Such a simple word like sheriff hardly seems like it would elicit a convoluted origin. However, it is rather complicated. Somewhere between Old English and Middle English, the word evolved from the previous word scirgerefa, which literally meant "local official in a shire", as a combination of scir ("shire") and gerefa ("officer"). Scir, now, came from the Proto-Germanic word skiro, meaning "district", which derives from the Proto-Indo-European word for "to cut" (since districts were divided, or "cut"), ker. Meanwhile, gerefa was developing from the Germanic family of languages, but we're not exactly sure what it was before; only that it had vague military connotations. It seems to possibly be a portmanteau of the intensifier ge and the root rof", which may have meant "host" in the archaic form (like a battalion, almost). Meh. What we know for sure is that sheriff used to mean something like "army cutter".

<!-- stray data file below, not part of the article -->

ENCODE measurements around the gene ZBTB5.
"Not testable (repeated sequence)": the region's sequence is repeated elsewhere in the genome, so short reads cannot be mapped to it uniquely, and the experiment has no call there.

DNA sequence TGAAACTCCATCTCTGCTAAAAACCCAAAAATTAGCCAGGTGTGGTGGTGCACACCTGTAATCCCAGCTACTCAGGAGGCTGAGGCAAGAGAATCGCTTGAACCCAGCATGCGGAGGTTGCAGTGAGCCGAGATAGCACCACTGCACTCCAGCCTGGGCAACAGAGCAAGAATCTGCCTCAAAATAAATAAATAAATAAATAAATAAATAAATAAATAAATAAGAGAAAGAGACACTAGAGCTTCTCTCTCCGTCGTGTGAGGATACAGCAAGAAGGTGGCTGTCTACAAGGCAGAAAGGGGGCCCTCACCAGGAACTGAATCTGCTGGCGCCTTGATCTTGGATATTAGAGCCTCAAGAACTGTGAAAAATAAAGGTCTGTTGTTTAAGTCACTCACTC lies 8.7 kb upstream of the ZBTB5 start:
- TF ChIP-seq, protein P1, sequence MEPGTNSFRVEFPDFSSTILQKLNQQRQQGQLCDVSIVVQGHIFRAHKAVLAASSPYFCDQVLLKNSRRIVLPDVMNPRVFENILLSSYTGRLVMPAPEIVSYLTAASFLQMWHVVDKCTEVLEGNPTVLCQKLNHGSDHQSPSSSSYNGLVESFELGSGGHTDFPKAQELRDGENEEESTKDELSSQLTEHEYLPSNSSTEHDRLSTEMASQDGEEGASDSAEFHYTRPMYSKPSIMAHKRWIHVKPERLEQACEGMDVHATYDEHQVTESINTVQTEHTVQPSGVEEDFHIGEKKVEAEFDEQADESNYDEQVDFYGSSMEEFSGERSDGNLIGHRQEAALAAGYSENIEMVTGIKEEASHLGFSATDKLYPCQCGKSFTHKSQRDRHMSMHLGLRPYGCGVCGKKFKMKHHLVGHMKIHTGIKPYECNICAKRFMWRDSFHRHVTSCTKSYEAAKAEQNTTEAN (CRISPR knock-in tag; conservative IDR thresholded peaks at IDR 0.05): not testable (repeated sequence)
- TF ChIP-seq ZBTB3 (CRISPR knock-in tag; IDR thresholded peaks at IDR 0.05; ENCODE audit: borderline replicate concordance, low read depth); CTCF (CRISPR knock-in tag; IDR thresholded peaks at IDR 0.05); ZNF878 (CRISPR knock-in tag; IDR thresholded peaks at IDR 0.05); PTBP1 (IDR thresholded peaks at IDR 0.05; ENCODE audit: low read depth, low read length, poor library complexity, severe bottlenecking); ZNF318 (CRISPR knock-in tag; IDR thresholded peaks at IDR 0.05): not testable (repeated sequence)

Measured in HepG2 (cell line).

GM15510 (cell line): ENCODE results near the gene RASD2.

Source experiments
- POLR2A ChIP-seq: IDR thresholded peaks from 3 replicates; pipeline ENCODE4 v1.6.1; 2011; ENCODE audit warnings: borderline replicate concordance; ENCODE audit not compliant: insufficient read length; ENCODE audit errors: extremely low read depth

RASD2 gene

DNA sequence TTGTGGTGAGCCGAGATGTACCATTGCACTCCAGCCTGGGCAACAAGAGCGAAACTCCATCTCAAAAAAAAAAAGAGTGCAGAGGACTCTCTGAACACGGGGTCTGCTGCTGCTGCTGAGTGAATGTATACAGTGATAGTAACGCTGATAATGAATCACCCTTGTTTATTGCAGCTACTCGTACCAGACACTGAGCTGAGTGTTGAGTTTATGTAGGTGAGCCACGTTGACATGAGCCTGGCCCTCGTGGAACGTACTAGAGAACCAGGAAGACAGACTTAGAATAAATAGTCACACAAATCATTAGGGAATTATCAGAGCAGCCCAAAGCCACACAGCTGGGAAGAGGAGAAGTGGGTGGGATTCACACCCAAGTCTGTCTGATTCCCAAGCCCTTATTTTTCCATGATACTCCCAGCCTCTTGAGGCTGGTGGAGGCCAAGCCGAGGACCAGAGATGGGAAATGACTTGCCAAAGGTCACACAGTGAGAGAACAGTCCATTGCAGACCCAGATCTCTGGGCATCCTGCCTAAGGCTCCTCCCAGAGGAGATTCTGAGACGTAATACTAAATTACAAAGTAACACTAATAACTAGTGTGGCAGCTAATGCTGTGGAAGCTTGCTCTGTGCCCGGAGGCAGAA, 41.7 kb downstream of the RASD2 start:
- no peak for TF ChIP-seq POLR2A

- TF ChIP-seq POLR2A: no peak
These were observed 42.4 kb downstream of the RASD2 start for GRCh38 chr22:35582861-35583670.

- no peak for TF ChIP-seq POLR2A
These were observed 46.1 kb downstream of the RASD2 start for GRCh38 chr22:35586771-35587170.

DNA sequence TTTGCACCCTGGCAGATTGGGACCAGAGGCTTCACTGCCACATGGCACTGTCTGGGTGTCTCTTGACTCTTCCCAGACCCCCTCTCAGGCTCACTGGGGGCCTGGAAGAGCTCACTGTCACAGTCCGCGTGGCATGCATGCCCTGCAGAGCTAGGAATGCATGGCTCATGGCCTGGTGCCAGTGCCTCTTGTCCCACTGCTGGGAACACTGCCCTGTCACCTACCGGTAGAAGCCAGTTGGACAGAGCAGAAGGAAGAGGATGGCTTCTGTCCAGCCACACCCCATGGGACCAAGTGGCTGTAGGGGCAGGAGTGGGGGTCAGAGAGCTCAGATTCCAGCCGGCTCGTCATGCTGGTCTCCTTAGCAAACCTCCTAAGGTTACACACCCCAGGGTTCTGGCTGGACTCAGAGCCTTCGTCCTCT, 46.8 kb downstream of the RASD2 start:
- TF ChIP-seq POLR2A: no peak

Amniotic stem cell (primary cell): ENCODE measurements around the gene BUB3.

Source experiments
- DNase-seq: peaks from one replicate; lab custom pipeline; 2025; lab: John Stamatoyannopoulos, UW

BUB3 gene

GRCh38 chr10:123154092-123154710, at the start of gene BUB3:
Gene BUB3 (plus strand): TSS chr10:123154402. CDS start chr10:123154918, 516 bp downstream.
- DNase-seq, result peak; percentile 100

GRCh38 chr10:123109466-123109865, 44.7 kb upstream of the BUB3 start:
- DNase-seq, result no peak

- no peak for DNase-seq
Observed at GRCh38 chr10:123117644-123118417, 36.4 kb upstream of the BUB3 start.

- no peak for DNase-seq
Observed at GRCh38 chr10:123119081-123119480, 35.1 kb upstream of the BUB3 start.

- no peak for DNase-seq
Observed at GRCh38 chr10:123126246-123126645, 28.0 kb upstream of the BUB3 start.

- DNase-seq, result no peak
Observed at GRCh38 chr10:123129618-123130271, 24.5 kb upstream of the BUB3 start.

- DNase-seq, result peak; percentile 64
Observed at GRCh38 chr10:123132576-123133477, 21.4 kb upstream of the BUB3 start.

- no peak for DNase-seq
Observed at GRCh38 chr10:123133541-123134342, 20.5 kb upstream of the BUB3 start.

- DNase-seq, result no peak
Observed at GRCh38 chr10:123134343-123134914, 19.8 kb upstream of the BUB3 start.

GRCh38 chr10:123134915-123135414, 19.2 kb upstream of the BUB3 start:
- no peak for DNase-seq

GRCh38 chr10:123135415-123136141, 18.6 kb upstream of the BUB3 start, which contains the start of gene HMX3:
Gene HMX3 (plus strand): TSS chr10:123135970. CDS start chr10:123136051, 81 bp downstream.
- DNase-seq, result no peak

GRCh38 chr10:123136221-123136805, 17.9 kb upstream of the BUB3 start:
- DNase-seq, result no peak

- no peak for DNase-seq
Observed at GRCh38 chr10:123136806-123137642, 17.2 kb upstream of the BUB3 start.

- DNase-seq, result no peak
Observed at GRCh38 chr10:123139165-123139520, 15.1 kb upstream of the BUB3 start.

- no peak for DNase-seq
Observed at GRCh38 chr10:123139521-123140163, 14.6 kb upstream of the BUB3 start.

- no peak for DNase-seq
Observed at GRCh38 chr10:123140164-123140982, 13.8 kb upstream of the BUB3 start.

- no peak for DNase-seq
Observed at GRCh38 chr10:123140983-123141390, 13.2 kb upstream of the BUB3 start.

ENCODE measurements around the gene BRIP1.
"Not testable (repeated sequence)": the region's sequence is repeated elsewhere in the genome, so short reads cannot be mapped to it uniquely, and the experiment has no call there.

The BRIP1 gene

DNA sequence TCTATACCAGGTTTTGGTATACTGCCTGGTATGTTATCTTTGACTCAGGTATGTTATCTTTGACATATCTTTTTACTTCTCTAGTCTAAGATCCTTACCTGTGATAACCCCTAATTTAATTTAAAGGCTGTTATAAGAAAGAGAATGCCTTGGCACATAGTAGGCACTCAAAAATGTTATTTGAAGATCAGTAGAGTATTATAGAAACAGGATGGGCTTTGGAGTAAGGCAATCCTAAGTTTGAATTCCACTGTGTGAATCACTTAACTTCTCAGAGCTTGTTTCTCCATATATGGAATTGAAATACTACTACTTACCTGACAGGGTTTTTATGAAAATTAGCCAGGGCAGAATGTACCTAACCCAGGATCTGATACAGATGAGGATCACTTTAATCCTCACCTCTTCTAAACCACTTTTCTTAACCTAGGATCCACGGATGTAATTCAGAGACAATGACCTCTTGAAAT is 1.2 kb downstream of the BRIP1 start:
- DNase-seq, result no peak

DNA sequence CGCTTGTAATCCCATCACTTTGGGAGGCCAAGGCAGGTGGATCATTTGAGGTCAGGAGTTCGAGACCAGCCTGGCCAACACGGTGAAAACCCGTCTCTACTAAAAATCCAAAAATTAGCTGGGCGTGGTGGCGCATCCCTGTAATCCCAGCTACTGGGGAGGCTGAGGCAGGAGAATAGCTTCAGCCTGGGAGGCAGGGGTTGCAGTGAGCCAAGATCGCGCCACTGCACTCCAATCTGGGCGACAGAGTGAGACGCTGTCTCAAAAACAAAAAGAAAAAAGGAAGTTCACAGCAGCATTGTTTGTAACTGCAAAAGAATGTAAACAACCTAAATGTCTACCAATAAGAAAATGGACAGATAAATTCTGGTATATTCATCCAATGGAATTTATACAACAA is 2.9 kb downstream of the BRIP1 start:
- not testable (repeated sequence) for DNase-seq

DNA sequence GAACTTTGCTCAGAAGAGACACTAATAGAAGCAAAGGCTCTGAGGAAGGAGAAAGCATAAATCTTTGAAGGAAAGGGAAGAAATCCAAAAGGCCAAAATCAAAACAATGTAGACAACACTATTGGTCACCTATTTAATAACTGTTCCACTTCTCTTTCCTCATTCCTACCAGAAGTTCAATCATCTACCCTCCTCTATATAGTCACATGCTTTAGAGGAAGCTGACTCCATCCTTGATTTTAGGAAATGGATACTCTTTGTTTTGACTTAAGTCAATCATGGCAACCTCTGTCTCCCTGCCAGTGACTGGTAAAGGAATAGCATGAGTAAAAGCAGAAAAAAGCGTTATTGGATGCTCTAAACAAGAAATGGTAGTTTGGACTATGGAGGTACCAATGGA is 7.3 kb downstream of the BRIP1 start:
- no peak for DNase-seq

Adam Aleksic is a sophomore studying linguistics and government at Harvard University. He also has disturbing interests in politics, vexillology, geography, board games, conlanging, and law.